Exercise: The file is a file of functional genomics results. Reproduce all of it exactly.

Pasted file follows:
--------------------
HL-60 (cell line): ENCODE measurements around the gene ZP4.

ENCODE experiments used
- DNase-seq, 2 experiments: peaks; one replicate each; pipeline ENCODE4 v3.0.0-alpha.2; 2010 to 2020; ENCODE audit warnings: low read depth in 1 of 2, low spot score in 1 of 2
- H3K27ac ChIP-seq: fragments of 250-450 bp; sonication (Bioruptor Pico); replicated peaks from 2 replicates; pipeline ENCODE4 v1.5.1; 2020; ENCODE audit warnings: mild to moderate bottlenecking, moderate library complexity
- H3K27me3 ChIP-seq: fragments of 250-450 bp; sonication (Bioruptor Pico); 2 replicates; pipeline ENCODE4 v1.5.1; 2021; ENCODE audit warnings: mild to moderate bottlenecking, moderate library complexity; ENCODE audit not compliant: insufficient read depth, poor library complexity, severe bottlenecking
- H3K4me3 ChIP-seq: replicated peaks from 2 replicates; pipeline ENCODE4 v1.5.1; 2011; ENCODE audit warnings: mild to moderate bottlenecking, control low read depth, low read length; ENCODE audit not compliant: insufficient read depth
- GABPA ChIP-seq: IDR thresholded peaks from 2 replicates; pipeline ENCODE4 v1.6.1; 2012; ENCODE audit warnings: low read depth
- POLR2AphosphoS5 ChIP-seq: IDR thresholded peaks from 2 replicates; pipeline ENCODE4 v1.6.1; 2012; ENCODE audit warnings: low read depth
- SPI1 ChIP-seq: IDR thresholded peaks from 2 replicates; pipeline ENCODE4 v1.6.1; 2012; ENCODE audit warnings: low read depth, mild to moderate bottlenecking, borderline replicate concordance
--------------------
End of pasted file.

HL-60 (cell line): ENCODE measurements around the gene ZP4.

ENCODE experiments used
- DNase-seq, 2 experiments: peaks; one replicate each; pipeline ENCODE4 v3.0.0-alpha.2; 2010 to 2020; ENCODE audit warnings: low read depth in 1 of 2, low spot score in 1 of 2
- H3K27ac ChIP-seq: fragments of 250-450 bp; sonication (Bioruptor Pico); replicated peaks from 2 replicates; pipeline ENCODE4 v1.5.1; 2020; ENCODE audit warnings: mild to moderate bottlenecking, moderate library complexity
- H3K27me3 ChIP-seq: fragments of 250-450 bp; sonication (Bioruptor Pico); 2 replicates; pipeline ENCODE4 v1.5.1; 2021; ENCODE audit warnings: mild to moderate bottlenecking, moderate library complexity; ENCODE audit not compliant: insufficient read depth, poor library complexity, severe bottlenecking
- H3K4me3 ChIP-seq: replicated peaks from 2 replicates; pipeline ENCODE4 v1.5.1; 2011; ENCODE audit warnings: mild to moderate bottlenecking, control low read depth, low read length; ENCODE audit not compliant: insufficient read depth
- GABPA ChIP-seq: IDR thresholded peaks from 2 replicates; pipeline ENCODE4 v1.6.1; 2012; ENCODE audit warnings: low read depth
- POLR2AphosphoS5 ChIP-seq: IDR thresholded peaks from 2 replicates; pipeline ENCODE4 v1.6.1; 2012; ENCODE audit warnings: low read depth
- SPI1 ChIP-seq: IDR thresholded peaks from 2 replicates; pipeline ENCODE4 v1.6.1; 2012; ENCODE audit warnings: low read depth, mild to moderate bottlenecking, borderline replicate concordance